Leontyne Price, Divine & Down-To-Earth: One of OperaWire’s Writers Remembers the Diva From a Unique PerspectiveBy Lois Silverstein
The Metropolitan Opera production of 1985 starring Leontyne Price in her glory days, in its online stream, seemed like yesterday. In a flash it seemed like yesterday too when I trailed the great diva down a full-flight of stairs on the San Francisco Opera stage in her role debut as Manon in Puccini’s opera.
In a long, maroon cloak, a high, French-twist red wig on my head, my faced painted white in the style of 18th century French Ladies of the Night, I played one of her non-singing but comradely courtesans about to be transported to Louisiana. Elisa. That was me.
Price donned a sumptuous high, curled silver-blonde wig and a glorious dress of 18th century décor. She looked stunning save for the choice by the make-up department to stripe her nose with pale white to highlight — what exactly? She rounded up her “sister travelers” back stage, and laughed: a black woman in “white face”? Blonde wig? Qui le sait?
When I became a Super, I didn’t know all it would entail, but I went ahead with it anyway. To get as close to the sound I came alive with when I could barely sing was rapture.
“Manon Lescaut” was my first part. Make-up, costume, nightly rehearsals galore for months, the key thing for me was not to trip, fall, and push the divine singer down the stairs and make a mess of her opening night. Not to say a mess of my chance to trod the boards for all of $2.00 a night.
Behind Price I was to travel as she again moved forward into something new and splendid.
She who traveled from Mississippi to the Met, during the height of segregation in America.
She who made her way from the stage, television and touring opera company to the Olympian realm of opera deities. She of the radiant voice and formidable stage presence – Cleopatra, Violetta, Manon, Aida, not only with sonorous sound, but stately presence, and robust conviction.
Leontyne Price crossed barriers; she mixed modes. More democratic than elite (which opera is accused of being, so often) she reached out of the ordinary person. But as she reached for the heavens, she was also down-to-earth, funny, enchanting, friendly.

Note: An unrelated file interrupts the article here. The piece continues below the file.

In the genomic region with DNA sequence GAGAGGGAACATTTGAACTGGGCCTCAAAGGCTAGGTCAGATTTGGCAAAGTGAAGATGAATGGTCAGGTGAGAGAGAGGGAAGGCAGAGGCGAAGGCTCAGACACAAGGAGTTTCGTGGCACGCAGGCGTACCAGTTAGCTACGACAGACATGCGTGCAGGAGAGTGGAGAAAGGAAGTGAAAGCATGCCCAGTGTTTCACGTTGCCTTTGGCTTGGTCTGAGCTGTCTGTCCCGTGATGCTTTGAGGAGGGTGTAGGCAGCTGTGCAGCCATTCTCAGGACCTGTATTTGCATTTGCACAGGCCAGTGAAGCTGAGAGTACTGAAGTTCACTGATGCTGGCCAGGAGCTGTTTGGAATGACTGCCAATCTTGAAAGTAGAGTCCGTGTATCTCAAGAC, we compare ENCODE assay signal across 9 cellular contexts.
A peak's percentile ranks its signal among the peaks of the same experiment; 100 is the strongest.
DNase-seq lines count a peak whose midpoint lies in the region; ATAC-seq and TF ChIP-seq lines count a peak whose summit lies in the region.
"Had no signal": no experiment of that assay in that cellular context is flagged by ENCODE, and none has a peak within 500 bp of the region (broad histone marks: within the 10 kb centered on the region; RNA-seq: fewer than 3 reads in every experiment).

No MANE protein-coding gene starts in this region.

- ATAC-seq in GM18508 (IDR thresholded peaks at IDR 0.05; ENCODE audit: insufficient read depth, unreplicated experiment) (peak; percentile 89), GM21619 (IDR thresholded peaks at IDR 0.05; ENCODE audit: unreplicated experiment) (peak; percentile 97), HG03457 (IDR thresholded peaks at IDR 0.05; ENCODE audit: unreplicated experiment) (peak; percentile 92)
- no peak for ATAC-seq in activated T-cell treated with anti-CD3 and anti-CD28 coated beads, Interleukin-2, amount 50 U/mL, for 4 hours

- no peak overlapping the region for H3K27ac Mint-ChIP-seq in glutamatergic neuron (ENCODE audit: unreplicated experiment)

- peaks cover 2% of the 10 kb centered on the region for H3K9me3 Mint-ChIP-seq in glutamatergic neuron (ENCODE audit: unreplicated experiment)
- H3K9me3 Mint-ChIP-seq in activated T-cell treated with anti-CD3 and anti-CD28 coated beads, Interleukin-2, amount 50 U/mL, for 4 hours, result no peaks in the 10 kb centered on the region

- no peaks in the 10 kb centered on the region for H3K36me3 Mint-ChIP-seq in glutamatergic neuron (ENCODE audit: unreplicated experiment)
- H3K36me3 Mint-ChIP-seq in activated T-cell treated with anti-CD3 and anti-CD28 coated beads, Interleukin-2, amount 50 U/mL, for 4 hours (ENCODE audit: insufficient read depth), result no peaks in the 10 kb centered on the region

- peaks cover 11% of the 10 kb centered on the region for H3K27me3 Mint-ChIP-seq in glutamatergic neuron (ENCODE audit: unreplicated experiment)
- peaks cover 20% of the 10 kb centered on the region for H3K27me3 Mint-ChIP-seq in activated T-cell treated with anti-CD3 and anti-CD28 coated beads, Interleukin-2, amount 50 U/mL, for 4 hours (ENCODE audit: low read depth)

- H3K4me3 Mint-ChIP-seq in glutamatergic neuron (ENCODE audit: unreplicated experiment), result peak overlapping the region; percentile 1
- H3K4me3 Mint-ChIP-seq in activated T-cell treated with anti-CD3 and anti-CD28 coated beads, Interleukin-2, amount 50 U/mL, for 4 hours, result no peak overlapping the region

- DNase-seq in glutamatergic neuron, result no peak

I loved it. My moments behind and beside her, I learned that respect didn’t require I stand apart and gawp at her, or hover in the wings while she wrestled the beauty out Puccini’s youthful masterpiece. I could stand near as she laughed and told family stories with the same delight my teenage friends and I did once upon a time. She broke barriers here too. Who would not take it to heart?
To see some of this ability in replay here in California seemed doubly powerful. Once more we were in the present of greatness, then and now. For, Leontyne Price not only broke barriers of technical and aesthetic control and beauty, she reminded us how grand opera is – how it transcends the daily, the quotidian, and then lifts us into the extraordinary.
She took the opportunities limited to African-Americans in the opera world as well as elsewhere. And she triumphed. Her voice? As if a brazier had lit it up inside her throat, as if an angel had sped down its tunnel and gilded it with fire. And, as if fire could speak, fire could spell, fire could warm and keep fed and full the universe in all its flames, and not burn, not destroy, but breed.
A paradox, of course, and yet, that’s what her voice conjures up. For, the very fragility of the voice is its power, its transience its magic. Leontyne Price. Radiance? Courage? When I first heard “O Patria Mia” and the “Triumphal March” from “Aida,” I heard it as a child, in the form of camp songs. Then, I had no idea about Verdi, or the story of a slave girl and her transformation. But, I was moved beyond my years, beyond tears, and only when I could put names to feelings did I realize that this was not just music but glory and a way to turn life into rapture.
“Aida” at the Met, 1985, was a high-water mark for Leontyne Price and the opera house. In the replay in May 2020, there she stood again in majestic silence when the audience offered her five minutes uninterrupted applause. Here was a small but deliberate tribute to art, beauty and gratitude. But in addition, it was a portrait of a real woman and a real artist, singing a real set of notes put down on a page by a real person, Giuseppe Verdi, once upon a time, and yesterday. Price was real, Verdi was real, Manon was real, and so was her famous Aida, standing still and proud, humble and accepting.
When we hear opera, we expect to enter the transcendent realm. That’s what we go for, although we find so many treasures along the way we cannot enumerate them all.
But when we come across gold, we stop dead in our tracks. It is life itself and like an act of prayer, the sound that cracks open mind and heart and lets us breathe in the fullness of the universe, despite darkness, despite despair. Now, in a dark time, the opera we listen to and love all over again online reminds us that as we expire, we also live, and this glorious music inspires us every day to do so.